Magnetic Paint

A friend of mine was obsessing about magnetic paint a couple of years ago. He had just used magnetic paint to great effect in his office, covering a wall in it, and then using that wall as a huge, fantastic blank canvas for everything in the office that needed to be pinned on view – from things that needed to be done, to ideas for the clients in his branding and design business.

But it was not until we had finished refurbishing our son’s bedroom and a rather old tin of magnetic poetry paint was given to us by a kind friend, that I swung into action, and realised the true potential of the stuff.

magnetic paint

£29.99 for 1.0 litres covers 2 sq metres of wall

So what is Magnetic Paint?

The tin specifies a range of ingredients from Ethylene Glycol and Ammonium Hydroxide through to Sodium Benzoate, but the key ingredient is Iron Powder. Stirring the stuff and rollering it onto a wall reminds me of the iron filings that I used to play around with in chemical sets as a kid.

How to turn your wall into a Magnetic Pin Board

If you don’t mind painting, then it’s pretty straight forward to create your own magnetic pin board. First off, you need something to apply it to your wall with. I chose a mini roller, with a short pile mohair sleeve. A mini roller will soak up a minimum of paint (it’s expensive stuff so you don’t want half your paint to soak up into the roller!) whilst still giving you a reasonably quick and easy way to cover the wall.

painting magnetic paint on a wall

I also marked the area I wanted to paint with masking tape. That way I knew exactly where to paint and didn’t waste any of this expensive paint on areas that I didn’t intend to pin things to.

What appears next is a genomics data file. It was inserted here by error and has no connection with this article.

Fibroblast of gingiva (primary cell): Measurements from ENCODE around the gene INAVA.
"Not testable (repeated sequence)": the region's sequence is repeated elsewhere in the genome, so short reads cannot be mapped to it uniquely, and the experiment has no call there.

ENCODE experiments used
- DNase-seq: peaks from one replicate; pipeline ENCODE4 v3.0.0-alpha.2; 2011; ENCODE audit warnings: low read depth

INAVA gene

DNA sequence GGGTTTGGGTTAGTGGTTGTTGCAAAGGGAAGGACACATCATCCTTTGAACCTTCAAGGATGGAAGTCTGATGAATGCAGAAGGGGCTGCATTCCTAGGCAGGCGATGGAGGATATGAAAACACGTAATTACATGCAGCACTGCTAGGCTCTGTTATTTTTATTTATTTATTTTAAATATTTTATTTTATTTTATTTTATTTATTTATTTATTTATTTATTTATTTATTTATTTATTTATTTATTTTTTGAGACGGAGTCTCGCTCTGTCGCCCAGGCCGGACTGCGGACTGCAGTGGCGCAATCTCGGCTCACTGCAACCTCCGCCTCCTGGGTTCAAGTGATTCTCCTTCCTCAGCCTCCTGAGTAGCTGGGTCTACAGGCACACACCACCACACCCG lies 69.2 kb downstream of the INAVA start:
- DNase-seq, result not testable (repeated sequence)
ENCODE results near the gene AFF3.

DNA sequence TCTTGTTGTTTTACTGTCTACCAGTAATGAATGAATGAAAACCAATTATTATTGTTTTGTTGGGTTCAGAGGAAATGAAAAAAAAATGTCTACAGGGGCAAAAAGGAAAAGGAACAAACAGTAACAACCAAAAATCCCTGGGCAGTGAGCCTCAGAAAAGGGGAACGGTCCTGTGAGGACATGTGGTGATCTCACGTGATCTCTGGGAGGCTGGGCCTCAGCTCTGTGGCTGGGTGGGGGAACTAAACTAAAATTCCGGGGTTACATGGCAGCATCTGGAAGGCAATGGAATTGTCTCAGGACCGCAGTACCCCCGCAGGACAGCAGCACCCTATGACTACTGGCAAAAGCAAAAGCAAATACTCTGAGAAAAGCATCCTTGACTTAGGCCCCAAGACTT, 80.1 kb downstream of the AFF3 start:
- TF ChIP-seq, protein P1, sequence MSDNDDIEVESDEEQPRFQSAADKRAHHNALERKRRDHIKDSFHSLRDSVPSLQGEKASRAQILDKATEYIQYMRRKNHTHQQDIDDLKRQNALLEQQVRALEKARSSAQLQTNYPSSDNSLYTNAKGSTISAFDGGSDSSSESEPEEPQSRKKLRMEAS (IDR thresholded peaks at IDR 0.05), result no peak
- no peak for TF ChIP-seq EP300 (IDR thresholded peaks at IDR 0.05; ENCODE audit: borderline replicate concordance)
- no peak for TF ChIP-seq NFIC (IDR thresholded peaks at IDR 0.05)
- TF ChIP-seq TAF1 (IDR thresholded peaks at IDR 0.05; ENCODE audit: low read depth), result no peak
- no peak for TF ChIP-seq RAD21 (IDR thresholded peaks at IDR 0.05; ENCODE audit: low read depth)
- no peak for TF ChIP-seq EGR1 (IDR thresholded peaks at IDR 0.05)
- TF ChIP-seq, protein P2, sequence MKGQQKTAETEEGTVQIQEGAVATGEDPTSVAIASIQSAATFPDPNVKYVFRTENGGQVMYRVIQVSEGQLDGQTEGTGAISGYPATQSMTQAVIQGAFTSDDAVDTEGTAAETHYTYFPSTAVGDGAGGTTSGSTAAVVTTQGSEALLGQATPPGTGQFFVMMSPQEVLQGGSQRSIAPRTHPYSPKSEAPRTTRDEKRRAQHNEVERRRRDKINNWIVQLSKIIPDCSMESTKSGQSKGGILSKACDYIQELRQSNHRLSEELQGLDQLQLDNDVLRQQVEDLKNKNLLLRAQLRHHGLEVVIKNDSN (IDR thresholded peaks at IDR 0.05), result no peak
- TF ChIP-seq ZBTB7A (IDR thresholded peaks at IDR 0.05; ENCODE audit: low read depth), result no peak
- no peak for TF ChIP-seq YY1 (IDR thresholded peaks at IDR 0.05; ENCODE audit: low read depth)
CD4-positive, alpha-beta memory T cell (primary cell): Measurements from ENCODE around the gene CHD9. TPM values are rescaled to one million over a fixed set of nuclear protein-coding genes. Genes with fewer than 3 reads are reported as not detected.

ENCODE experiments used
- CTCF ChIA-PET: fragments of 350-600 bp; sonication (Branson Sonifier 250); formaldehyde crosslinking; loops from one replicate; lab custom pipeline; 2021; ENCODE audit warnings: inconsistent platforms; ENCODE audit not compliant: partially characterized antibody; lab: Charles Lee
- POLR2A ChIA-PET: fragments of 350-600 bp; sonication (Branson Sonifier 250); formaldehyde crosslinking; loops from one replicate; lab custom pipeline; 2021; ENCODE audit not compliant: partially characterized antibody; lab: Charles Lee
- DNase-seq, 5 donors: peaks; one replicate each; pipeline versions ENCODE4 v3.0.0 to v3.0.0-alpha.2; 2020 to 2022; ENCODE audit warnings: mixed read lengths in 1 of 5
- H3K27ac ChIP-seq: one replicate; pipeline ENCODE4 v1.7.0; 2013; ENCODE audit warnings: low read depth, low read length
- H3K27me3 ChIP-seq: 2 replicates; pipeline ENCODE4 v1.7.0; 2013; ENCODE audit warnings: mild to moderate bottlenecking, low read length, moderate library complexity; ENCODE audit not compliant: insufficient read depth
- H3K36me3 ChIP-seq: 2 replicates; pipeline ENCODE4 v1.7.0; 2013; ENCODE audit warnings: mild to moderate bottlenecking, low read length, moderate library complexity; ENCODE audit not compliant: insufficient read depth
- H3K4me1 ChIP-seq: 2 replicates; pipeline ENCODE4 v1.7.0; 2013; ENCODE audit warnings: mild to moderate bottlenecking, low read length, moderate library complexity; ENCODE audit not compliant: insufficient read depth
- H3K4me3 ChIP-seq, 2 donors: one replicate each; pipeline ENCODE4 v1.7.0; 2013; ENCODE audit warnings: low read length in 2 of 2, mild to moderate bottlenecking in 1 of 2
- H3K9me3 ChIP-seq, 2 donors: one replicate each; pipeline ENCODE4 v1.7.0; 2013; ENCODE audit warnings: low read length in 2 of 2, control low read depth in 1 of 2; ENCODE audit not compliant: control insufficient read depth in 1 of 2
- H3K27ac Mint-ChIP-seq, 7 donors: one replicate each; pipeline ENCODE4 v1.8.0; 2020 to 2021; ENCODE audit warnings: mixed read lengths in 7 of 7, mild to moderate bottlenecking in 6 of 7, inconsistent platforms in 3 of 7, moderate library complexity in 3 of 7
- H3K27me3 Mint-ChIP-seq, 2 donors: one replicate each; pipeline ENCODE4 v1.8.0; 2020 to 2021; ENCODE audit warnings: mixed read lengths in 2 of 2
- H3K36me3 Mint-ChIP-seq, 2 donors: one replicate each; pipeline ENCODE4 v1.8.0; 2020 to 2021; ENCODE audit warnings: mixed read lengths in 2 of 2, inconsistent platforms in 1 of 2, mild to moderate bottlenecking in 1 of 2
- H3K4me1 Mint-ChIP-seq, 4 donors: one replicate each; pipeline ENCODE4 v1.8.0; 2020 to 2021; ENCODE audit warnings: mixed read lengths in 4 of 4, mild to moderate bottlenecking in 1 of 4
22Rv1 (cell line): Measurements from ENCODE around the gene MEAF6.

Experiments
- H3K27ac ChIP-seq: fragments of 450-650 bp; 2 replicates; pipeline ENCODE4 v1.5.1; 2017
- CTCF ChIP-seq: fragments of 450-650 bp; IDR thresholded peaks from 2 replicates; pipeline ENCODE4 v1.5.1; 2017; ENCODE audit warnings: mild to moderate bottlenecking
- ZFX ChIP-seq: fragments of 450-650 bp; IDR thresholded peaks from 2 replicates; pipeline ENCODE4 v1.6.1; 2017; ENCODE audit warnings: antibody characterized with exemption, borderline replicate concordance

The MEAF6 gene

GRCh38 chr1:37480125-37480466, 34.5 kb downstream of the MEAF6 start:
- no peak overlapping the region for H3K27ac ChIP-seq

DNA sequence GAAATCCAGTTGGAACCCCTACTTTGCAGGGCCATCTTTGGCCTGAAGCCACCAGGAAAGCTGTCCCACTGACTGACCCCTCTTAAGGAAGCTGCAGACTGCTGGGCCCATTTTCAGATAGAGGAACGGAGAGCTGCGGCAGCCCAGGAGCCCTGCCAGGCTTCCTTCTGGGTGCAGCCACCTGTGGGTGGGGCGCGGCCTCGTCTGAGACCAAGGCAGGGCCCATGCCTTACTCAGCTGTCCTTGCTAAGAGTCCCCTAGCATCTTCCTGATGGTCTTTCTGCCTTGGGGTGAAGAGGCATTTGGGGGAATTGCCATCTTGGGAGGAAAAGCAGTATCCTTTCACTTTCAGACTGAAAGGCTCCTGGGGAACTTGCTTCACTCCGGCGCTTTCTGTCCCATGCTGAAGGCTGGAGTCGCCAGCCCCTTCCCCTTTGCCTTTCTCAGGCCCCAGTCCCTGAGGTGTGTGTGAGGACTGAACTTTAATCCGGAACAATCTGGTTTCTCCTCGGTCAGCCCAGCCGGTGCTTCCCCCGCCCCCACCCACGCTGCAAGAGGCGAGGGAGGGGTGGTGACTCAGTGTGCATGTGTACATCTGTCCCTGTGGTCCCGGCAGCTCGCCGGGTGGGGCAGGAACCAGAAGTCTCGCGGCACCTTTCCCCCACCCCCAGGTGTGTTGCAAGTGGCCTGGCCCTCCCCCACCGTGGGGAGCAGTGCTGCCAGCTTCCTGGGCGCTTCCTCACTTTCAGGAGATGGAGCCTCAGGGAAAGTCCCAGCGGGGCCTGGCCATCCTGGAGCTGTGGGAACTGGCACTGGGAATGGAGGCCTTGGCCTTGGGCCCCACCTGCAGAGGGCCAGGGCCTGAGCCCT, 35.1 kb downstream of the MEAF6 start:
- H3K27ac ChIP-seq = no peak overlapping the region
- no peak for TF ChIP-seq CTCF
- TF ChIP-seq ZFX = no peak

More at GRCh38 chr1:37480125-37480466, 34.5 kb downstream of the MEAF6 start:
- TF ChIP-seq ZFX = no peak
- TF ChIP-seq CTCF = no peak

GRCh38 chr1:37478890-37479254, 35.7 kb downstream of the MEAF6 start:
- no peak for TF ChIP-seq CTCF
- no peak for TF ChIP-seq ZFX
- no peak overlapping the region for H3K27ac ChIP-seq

3 Coats Required

You need to apply at least 3 coats of paint to the wall. The more magnetic paint you apply the more effective the magnets will be, so I was careful to ensure that I had enough paint to cover the area 3 times. The paint takes a minimum of 4 hours to dry between coats, so it’s a good idea to cover your roller tray in cling film after each coat. You don’t want to wash the roller in between each coat, using up valuable paint, and so cling film keeps the paint from drying on the roller during the 4 hours between each coat.

To cover over the magnetic paint when dry requires 2 – 3 coats of the emulsion that you painted the rest of the wall with.

emulsion

Whilst you could leave the wall in the grey finish of the magnetic paint, you’ll achieve a far greater effect in the room if you hide the magnetic paint.

skittle magnets for magnetic walls

coloured skittle magnets – make sure you get the strongest possible

It’s also important to buy the right magnets – the key here is to get the strongest magnets you can find, because ideally you will want to be able to pin reasonably thick card and multiple sheets of paper to the wall. The magnets I bought – pictured above – from first4magnets.com are available in a range of colours. I was also recommended push pin magnets from Ultramagnets.com.

magnetic bedroom wall

The end result exceeded all expectations. One magnet is strong enough to hold even a heavy birthday card on the wall.

Transform your Living Areas with Magnetic Paint

So if you’re looking for ways to funk up your children’s bed room or even your living room, magnetic walls could be the answer. Put simply, they’re a fun way to arrange everything from “To Do” lists to birthday cards. They encourage creativity and self expression in a way that a more conventional pin board cannot achieve over a much smaller area.

magnetic_wall3